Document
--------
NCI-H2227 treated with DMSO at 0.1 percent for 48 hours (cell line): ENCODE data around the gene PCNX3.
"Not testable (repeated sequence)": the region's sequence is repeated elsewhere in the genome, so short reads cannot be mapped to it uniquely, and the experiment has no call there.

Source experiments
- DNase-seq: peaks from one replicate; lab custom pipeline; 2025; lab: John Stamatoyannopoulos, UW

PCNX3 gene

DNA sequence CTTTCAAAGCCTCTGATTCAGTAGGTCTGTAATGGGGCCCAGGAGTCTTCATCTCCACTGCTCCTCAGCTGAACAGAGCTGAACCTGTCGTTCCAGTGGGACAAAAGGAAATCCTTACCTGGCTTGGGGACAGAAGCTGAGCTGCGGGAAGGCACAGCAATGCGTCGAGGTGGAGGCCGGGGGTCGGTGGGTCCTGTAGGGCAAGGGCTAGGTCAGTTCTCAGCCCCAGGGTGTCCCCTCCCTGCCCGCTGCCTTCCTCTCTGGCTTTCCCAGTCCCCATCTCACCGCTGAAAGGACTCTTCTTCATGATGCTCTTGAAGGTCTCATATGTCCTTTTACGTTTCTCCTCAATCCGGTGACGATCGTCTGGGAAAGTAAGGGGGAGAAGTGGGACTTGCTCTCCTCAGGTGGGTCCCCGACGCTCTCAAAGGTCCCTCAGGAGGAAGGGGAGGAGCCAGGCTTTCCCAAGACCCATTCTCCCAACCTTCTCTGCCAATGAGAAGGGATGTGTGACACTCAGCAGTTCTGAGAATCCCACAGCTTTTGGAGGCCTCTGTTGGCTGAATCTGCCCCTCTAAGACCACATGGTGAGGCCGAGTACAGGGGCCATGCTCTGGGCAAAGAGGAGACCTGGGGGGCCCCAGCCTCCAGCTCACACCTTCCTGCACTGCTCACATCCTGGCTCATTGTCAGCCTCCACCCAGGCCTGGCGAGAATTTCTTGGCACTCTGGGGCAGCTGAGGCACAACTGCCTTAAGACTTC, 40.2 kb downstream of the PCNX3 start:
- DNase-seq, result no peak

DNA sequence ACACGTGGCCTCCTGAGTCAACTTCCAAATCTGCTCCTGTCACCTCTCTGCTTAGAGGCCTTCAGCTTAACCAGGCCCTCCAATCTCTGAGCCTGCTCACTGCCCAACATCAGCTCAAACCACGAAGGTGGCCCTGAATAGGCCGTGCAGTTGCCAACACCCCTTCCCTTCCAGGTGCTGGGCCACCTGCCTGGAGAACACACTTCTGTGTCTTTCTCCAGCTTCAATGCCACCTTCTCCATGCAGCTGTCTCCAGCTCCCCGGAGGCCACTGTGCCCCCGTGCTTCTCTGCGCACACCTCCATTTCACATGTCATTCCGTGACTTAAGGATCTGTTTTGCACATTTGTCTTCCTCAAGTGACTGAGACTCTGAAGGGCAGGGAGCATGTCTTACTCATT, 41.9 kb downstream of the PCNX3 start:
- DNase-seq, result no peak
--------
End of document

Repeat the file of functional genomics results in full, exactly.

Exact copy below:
NCI-H2227 treated with DMSO at 0.1 percent for 48 hours (cell line): ENCODE data around the gene PCNX3.
"Not testable (repeated sequence)": the region's sequence is repeated elsewhere in the genome, so short reads cannot be mapped to it uniquely, and the experiment has no call there.

Source experiments
- DNase-seq: peaks from one replicate; lab custom pipeline; 2025; lab: John Stamatoyannopoulos, UW

PCNX3 gene

DNA sequence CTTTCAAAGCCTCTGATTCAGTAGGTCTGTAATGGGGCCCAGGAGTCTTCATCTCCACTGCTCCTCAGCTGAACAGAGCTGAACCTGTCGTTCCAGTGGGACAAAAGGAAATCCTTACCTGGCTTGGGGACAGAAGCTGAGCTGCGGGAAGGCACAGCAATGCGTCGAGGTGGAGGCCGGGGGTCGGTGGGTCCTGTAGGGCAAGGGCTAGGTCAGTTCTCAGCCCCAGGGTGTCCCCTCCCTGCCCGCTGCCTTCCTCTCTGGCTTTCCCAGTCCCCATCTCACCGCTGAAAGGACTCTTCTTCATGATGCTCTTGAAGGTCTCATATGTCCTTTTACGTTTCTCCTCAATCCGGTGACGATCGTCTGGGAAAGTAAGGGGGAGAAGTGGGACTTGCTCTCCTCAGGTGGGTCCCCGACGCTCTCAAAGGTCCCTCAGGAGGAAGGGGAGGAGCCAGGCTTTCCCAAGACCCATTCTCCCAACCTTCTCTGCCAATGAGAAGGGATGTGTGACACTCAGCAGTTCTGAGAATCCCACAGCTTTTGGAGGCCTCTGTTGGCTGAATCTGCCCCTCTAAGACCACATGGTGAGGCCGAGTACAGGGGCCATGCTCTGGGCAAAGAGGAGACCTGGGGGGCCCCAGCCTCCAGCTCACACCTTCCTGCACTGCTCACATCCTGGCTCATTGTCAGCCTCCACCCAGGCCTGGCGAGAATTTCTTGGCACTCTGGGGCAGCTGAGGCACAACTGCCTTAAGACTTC, 40.2 kb downstream of the PCNX3 start:
- DNase-seq, result no peak

DNA sequence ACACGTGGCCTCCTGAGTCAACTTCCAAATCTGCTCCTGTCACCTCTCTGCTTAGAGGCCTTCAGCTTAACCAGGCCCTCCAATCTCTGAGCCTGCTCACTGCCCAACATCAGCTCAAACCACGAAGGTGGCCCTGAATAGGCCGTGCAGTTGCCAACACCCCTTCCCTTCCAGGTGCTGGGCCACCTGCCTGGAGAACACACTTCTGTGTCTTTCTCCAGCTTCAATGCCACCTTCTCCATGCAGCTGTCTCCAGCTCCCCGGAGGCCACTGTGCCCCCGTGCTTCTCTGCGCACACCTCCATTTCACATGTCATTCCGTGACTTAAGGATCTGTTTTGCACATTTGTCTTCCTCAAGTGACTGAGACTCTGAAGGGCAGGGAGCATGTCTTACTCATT, 41.9 kb downstream of the PCNX3 start:
- DNase-seq, result no peak